This year’s Primate Welfare Meeting will take place in webinar format and focus on sharing the findings of two international surveys on behavioural management of non-human primates and on welfare indicators for macaques and marmosets.
The webinar is free to attend and open to laboratory personnel working directly with non-human primates. Please use your institutional email address when registering. See the NC3Rs attendance policy in the box below.
Registration for this event is now closed..
|15.00||Welcome and opening comments|
|15.05||Dr Mark Prescott, NC3Rs & Dr Kate Baker, Tulane National Primate Research Center||International survey on NHP behavioural management, Part I|
|15.25||Dr Kate Baker, Tulane National Primate Research Center & Dr Mark Prescott, NC3Rs||International survey on NHP behavioural management, Part II|
|15.55||Melissa Truelove, Yerkes National Primate Research Center, Dr Mark Prescott, NC3Rs & Dr Matthew Leach, Newcastle University||Harmonising welfare indicators in non-human primates|
Drs Prescott and Baker will summarise the findings of an international survey on non-human primate behavioural management. Behavioural management practices in the United States have been fully characterized in two surveys led by Dr Baker and published in 2007 and 2016. The 2019 survey was a transatlantic collaboration with the NC3Rs to document current practices, compare world regions, and understand how practices have changed over time. The presentations will cover topics such as social housing, enclosures, enrichment, positive reinforcement training, nursery rearing and program administration.
Dr Leach will summarise the findings of the workshop carried out at the 2019 NC3Rs Primate Welfare Meeting to achieve consensus on the most effective indicators of macaque and marmoset welfare. A Delphi consultation process was used to survey workshop participants to identify the indicators that they felt were the most valid, reliable and practical and to identify how the chosen indices could be most effectively measured. This presentation will focus mostly on the macaque findings as they represent both the most common NHP and the species that most of the workshop participants were working with.
Mark Prescott, PhD
Dr Prescott has worked at the UK’s national centre for the 3Rs since its inception in 2004. He has strategic oversight of the centre’s relationships with other research funders and the academic community, and its programmes on animal welfare and experimental design. Mark trained as a zoologist and primatologist and has more than 25 years-experience in primatology, animal behaviour and animal welfare science, authoring over 50 publications in these areas. He serves on several ethics committees and scientific advisory boards at project, institution, journal and governmental levels, and is best known as an authority on applying the 3Rs to the use and care of nonhuman primates in research.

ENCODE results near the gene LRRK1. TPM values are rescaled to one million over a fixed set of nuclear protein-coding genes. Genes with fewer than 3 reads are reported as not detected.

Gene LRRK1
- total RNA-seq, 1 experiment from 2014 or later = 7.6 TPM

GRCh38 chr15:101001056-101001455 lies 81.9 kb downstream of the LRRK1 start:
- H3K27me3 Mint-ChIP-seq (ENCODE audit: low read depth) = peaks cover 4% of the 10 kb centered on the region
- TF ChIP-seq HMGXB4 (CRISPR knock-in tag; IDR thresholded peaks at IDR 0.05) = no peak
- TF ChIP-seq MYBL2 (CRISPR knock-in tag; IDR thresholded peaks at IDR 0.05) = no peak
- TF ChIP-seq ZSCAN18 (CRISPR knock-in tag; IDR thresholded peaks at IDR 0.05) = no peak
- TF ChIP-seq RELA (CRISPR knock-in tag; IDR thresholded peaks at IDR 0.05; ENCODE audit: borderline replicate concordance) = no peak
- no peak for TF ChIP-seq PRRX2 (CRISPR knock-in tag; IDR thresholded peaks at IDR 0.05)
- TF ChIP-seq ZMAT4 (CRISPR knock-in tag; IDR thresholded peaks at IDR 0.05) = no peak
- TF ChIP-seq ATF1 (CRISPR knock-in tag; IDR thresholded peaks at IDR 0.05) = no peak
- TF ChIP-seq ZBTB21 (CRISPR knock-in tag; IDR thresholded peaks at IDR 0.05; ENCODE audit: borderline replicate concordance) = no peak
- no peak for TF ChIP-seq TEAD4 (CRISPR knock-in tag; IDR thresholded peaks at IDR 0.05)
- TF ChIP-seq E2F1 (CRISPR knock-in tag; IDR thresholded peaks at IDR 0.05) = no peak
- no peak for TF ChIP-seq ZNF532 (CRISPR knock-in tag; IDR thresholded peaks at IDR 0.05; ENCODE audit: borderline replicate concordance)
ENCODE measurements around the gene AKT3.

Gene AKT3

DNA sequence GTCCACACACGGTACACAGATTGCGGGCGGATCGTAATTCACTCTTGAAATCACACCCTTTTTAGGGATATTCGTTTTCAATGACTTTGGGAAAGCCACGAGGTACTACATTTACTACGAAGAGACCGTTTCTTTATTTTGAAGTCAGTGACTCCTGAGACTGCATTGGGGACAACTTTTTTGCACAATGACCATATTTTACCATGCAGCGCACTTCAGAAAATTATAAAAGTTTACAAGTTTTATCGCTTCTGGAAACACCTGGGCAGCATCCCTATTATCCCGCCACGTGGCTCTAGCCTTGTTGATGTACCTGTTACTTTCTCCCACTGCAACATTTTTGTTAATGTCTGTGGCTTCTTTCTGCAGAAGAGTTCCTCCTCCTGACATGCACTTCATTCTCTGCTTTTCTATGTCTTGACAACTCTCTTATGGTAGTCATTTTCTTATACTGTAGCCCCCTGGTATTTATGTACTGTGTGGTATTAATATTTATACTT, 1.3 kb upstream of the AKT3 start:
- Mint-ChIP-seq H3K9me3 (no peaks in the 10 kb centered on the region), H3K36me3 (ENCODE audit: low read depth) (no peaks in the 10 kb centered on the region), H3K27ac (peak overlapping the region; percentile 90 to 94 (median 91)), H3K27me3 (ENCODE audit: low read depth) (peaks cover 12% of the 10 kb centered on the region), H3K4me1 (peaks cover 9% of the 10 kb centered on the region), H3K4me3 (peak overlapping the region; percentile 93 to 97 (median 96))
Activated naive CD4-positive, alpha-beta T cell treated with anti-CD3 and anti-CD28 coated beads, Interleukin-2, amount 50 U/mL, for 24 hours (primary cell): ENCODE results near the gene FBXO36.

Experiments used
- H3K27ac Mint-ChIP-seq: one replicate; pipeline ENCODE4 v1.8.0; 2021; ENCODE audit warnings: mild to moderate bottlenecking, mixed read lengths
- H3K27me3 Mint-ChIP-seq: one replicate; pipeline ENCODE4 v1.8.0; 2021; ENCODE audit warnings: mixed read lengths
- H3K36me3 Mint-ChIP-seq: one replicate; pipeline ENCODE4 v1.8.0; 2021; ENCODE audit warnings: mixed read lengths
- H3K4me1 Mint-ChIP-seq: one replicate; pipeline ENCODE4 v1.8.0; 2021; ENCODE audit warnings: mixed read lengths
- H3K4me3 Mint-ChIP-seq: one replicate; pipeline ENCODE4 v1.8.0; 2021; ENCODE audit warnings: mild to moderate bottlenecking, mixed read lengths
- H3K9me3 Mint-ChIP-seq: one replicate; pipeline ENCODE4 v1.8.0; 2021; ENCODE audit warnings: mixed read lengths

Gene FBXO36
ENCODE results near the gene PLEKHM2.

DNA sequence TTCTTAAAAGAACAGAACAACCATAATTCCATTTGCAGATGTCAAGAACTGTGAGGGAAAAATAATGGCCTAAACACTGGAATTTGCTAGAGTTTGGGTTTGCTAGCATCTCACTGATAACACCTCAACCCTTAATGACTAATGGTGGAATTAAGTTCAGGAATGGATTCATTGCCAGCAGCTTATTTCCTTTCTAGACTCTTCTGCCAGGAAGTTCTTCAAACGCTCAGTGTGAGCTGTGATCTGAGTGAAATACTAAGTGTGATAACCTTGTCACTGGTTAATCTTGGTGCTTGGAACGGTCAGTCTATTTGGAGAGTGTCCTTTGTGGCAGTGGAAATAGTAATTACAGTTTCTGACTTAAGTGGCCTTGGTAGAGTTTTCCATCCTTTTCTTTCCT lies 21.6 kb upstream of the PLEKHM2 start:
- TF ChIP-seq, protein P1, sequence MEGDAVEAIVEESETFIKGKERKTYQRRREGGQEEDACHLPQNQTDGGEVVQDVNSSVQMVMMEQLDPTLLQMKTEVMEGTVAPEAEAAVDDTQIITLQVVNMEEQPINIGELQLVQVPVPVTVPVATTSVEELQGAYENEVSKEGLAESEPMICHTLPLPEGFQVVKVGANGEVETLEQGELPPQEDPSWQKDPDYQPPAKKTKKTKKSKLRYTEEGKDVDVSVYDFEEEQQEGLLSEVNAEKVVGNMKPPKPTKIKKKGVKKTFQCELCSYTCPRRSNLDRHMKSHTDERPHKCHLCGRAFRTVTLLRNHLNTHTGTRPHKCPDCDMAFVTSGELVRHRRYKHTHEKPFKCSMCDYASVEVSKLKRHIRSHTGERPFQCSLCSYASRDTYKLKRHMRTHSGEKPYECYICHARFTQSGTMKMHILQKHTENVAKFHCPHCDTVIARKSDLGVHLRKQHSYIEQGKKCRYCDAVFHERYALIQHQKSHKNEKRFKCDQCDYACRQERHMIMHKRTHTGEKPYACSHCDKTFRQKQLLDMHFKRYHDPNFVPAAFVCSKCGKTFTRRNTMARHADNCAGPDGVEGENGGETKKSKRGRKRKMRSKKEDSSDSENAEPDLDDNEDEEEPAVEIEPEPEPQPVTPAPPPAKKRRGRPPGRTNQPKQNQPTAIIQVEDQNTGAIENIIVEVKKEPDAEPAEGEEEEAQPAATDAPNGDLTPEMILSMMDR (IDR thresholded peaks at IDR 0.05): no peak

Kate Baker, PhD
Dr Baker has been the Head of the Behavioral Management program at the Tulane National Primate Research Center since 2002. She also serves as the Chair of the National Primate Research Center Behavioral Management Consortium. Kate has over 30 years of experience in behavioral management program oversight and research. She has published over 40 journal articles on topics such as pair housing, social management, treatment of behavioral pathologies, human interaction, and macroenvironmental effects on welfare. Kate has conducted behavioral management surveys in 2003 and 2014 concerning practices in the United States.
Matthew Leach, PhD
Dr Leach is based at Newcastle University in the School of Natural and Environmental Sciences, where he and a small specialist team (Pain and Animal Welfare Group) focus on developing and validating of new methods of assessing welfare in a wide range of species including laboratory, companion and farm animals. This research utilizes a wide range of behavioural and physiological techniques as well as the development of machine learning and artificial intelligence for the automated monitoring of animal health and welfare. The group and their work have been successfully supported by both UKRI and industry funding in both the UK and Europe.
Melissa Truelove, MSc
Ms Truelove has been working in the Behavioral Management Unit at the Yerkes National Primate Research Center at Emory University in Atlanta, Georgia since 2005. She has over 19 years of experience working with non-human primates in captive settings; 16 years of which have focused on primates in research settings. She specializes in the social housing of monkeys and the application of behavioral management techniques to facilitate long-term social housing. Her research interests include macaque welfare indicators, monkey social housing and separation techniques, and measuring changes in behavioral dynamics to monitor the social health of established pairs.